Upper Tribunal Considers Extended Family Members and the EU Settlement Scheme

The case of Batool and Others (other family members: EU Exit) [2022] promulgated on 19 July 2022 relates to the position of ‘other family members’ under the EU Settlement Scheme (EUSS). It is one of the first published decisions relating to issues arising under the EUSS.

The headnote in Batool and Others reads: 

(1) An extended (oka other) family member whose entry and residence was not being facilitated by the United Kingdom before 11pm GMT on 31 December 2020 and who had not applied for facilitation of entry and residence before that time, cannot rely upon the Withdrawal Agreement or the immigration rules in order to succeed in an appeal under the Immigration (Citizens’ Rights Appeals) (EU Exit) Regulations 2020.

(2) Such a person has no right to have any application they have made for settlement as a family member treated as an application for facilitation and residence as an extended/other family member.

Legal Background to the Case of Batool and Others

Family members and Other/ Extended family members 

Directive 2004/38/EC (relating to the Free Movement of EU citizens and their family members) provides for two categories of ‘family member’.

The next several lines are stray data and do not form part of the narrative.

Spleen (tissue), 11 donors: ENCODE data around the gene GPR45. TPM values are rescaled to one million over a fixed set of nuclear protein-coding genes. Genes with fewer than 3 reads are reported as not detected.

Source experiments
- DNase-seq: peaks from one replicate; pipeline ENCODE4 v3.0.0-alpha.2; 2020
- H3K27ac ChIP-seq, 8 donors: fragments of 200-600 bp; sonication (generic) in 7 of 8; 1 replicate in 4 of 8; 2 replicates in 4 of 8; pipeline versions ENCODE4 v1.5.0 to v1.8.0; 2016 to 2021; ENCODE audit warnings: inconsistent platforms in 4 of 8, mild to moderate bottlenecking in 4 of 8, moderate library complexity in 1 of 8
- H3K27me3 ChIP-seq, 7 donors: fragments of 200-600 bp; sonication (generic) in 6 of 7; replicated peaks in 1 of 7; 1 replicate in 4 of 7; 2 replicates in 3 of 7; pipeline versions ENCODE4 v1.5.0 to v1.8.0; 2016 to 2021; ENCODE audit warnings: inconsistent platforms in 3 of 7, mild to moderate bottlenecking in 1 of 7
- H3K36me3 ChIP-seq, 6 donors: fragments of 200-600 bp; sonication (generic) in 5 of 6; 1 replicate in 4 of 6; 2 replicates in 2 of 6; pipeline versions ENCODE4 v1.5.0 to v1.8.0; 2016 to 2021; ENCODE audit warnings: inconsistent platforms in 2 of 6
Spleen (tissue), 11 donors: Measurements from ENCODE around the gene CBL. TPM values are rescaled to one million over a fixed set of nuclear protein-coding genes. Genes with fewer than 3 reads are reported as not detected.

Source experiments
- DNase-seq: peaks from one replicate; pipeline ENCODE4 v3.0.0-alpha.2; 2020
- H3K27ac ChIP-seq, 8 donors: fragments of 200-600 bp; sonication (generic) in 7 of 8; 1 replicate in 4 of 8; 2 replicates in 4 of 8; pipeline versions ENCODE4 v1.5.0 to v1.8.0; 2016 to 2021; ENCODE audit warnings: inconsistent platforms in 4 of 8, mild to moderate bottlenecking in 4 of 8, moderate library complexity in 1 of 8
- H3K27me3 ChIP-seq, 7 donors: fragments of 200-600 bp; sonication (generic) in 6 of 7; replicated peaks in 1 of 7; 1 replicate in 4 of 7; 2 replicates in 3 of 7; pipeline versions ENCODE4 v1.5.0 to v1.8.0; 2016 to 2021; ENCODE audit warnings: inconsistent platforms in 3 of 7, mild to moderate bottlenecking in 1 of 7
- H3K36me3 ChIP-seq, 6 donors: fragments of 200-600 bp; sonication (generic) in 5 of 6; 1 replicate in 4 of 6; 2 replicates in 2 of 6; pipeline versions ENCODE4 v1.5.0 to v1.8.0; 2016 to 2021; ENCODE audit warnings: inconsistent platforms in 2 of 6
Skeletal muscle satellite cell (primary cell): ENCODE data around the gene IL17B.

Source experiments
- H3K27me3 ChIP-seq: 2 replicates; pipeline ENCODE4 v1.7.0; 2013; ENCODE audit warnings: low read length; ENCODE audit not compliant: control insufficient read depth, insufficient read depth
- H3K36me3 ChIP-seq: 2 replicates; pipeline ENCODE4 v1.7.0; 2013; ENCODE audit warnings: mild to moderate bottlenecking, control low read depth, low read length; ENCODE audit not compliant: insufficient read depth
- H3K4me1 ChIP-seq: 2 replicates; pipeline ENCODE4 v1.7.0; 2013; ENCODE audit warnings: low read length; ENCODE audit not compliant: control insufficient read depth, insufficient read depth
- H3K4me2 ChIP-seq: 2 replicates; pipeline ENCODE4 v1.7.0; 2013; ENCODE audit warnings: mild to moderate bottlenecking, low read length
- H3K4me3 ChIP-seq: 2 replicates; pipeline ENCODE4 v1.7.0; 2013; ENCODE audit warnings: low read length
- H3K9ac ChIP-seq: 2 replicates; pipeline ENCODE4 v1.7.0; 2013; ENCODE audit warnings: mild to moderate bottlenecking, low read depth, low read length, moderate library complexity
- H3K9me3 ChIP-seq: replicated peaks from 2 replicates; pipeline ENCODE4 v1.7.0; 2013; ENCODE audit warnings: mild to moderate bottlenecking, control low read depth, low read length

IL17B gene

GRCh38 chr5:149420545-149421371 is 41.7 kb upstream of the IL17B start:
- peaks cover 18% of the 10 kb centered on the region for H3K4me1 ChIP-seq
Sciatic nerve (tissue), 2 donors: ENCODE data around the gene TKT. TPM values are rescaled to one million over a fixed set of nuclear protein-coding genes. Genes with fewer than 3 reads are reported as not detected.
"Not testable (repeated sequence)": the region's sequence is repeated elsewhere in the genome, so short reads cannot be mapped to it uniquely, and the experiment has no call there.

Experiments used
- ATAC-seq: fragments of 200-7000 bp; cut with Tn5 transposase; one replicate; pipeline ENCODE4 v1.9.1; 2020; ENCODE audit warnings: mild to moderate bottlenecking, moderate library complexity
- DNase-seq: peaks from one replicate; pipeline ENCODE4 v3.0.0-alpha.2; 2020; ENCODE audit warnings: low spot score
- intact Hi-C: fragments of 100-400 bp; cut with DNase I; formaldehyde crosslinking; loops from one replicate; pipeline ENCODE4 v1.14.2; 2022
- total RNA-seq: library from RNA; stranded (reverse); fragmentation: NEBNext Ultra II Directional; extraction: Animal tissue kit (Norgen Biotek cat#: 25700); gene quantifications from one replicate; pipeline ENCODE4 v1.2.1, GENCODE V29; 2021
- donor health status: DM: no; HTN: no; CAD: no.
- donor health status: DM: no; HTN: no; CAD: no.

‘Family members’ are defined as a spouse or civil partner, direct descendants under the age of 21 or who are dependants of the EU citizen of their partner, and dependent direct relatives in the ascending line of the EU citizen or their partner. Family members enjoy an automatic right of entry and residence.

‘Other family members’ are dependants or members of the household of the EU citizen, or those who strictly require personal care due to serious health grounds. Durable partners also fall within this category. When considering ‘other family members’ the Member State must ‘undertake an extensive examination of the personal circumstances and shall justify any denial of entry or residence to these people’. It must ‘facilitate entry and residence’ for such persons, but there is no automatic right of entry or residence, or obligation to grant entry.

The 2016 EEA Regulations which implemented the Directive, referred to ‘other family members’ using different terminology – ‘extended family members’. Once a person had made an application and been considered to meet the relevant criteria through the issue of a residence card, they were to be treated as a ‘family member’, which would continue as long as they continued to meet the underlying criteria.

The Withdrawal Agreement 

The Withdrawal Agreement made provisions in relation to the rights of citizens and their family members following Brexit. It also allowed States to introduce ‘residence schemes’ requiring an application to be made to enable them to continue to reside in the relevant Member State following Brexit. The UK introduced the EU Settlement Scheme for this purpose.